(National Sentinel) Unconstitutional: The far Left continues to wage war against our founding principles, traditions, and constitutional moorings in their never-ending attempt to rig the system so their kind can rule America indefinitely, and with an iron fist.

Former U.S. Rep. John Dingell, D-Mich., (pictured above) who benefitted from our founding system of government the longest of any member of Congress, serving from 1955 to 2015, penned a piece for The Atlantic in which he called for abolishing the Senate.

“The Great Compromise, as it was called when it was adopted by the Constitution’s Framers, required that all states, big and small, have two senators. The idea that Rhode Island needed two U.S. senators to protect itself from being bullied by Massachusetts emerged under a system that governed only 4 million Americans,” he began.

“Today, in a nation of more than 325 million and 37 additional states, not only is that structure antiquated, it’s downright dangerous. California has almost 40 million people, while the 20 smallest states have a combined population totaling less than that. Yet because of an 18th-century political deal, those 20 states have 40 senators, while California has just two,” Dingell continued. “These sparsely populated, usually conservative states can block legislation supported by a majority of the American people. That’s just plain crazy.”

He also complained about the Electoral College.

“The Electoral College has the same structural flaw. Along with 337 of my colleagues, I voted in 1969 to amend the Constitution to abolish it. Twice in the past 18 years, we’ve seen the loser of the popular vote become president through the Electoral College formula, which gives that same disproportionate weight to small states, each of which gets two automatic votes for its two senators,” he wrote, adding that in his view, the House and Senate should just be combined and voila, problems solved.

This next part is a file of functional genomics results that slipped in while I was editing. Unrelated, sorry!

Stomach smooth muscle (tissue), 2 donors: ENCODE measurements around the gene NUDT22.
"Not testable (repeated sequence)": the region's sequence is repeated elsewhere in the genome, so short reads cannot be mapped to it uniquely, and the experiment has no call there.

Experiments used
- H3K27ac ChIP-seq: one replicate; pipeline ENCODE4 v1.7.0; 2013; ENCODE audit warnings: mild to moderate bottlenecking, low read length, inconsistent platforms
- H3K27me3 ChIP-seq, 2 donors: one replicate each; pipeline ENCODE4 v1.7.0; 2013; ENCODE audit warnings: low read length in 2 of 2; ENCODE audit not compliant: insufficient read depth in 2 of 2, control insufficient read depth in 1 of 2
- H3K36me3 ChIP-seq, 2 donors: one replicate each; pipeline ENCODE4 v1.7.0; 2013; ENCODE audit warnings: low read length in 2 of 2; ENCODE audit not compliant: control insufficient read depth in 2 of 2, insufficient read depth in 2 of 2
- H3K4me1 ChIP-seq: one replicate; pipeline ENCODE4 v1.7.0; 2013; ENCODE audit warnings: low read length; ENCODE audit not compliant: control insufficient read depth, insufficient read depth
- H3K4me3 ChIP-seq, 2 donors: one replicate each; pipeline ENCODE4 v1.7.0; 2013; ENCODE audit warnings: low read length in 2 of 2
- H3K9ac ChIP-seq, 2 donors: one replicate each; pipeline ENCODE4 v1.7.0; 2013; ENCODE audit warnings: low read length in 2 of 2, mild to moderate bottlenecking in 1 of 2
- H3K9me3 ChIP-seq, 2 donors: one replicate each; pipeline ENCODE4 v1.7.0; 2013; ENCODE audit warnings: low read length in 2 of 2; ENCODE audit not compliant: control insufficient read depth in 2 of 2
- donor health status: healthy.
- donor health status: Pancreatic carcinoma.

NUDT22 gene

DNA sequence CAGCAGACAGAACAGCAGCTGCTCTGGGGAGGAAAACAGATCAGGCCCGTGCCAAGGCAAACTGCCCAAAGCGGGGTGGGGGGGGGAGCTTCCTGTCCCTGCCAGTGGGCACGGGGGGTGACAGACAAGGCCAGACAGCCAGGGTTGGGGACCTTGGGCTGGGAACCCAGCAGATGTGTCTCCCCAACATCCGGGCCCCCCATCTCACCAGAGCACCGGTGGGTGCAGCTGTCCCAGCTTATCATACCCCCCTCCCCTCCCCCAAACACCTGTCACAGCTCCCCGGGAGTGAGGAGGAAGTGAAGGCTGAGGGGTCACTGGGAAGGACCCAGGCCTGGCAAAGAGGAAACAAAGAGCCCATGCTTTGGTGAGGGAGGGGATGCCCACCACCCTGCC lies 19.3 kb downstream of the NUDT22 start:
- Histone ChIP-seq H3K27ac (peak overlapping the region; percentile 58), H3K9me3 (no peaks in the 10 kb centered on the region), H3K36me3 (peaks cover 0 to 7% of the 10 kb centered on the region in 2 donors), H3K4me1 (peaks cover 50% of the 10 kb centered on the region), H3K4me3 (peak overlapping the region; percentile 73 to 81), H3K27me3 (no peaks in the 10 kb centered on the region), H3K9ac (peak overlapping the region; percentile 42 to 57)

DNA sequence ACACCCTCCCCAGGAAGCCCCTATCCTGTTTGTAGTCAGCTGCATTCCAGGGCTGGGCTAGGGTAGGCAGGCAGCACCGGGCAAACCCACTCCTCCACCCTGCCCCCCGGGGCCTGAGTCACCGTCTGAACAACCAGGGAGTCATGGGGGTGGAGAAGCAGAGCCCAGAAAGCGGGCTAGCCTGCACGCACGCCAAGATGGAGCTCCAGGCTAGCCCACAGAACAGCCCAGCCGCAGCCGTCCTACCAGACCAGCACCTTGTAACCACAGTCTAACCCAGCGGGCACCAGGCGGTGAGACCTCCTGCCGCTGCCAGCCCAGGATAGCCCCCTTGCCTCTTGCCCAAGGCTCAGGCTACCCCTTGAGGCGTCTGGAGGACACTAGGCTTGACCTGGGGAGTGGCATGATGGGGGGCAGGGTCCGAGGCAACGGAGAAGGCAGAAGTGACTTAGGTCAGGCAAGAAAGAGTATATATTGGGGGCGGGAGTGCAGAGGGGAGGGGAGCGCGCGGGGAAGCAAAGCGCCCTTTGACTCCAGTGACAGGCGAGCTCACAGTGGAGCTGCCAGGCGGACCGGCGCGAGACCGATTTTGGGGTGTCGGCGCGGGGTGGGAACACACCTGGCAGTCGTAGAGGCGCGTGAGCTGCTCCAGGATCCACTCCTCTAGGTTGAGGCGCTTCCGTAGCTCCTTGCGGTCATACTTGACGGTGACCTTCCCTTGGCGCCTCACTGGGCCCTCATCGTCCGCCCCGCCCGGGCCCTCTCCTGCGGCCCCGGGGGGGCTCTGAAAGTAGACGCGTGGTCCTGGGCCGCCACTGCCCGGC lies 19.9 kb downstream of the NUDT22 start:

Except they won’t be.

First of all, Dingell is arguing for what every other Left-wing Democrat is arguing for these days, and that is on behalf of a pure democracy. Our founders considered that form of government and rejected it for precisely the reasons Dingell favors it: Mob rule. In mob rule, whose voices are constantly drowned out and under-represented? Those Americans in the minority.

Which brings us to the bifurcated Congress. Our founders established the House as the chamber to represent the people. That’s why it is the larger of the two chambers in terms of members. Every sector of the country (district) is represented in the House, and they are elected every two years because our founders wanted members of the House to be the closest and most answerable to the people.

The Senate, by comparison, was established to represent states, not ‘the people.’ That’s why each state has two and that’s why even small states have two — so that every state has equal representation in Congress. And according to the Constitution, as originally written, each senator was elected by the legislatures of each state.

Do you know who bastardized the process? Liberal Democrat “progressives.” In the early 20th century, as a way to prevent “deadlocks” from divided state legislatures that left vacancies sometimes for months or years, progressives proposed the 17th Amendment which called for changing the Constitution by allowing senators to also be elected by the people. It was ratified in 2013 and ‘state representation’ has never been the same.

Thus, rather than abolish the Senate, a better idea — and one that would return us to our founding — would be to repeal the 17th Amendment and allow state legislatures, which are also elected by the people, to choose U.S. senators again.

Dingell and other Leftists will reject that idea, however, because their problem isn’t with ‘disproportionate’ representation, their problem is with the fact that most state legislatures are controlled by Republicans.

In fact, Dingell’s entire premise, made evident as you read through his piece, is that too many Republicans are in positions of power and dominance and as a Leftist progressive, he can’t stand that.

What would be “plain crazy” is to create a system of government where a majority of Americans living in 15 major cities could decide policies and impose legislation on Americans living everywhere else.

Our founders considered this “direct democracy” and rejected it because mob rule is just that: Rule by a mob. And minorities’ rights get trample.

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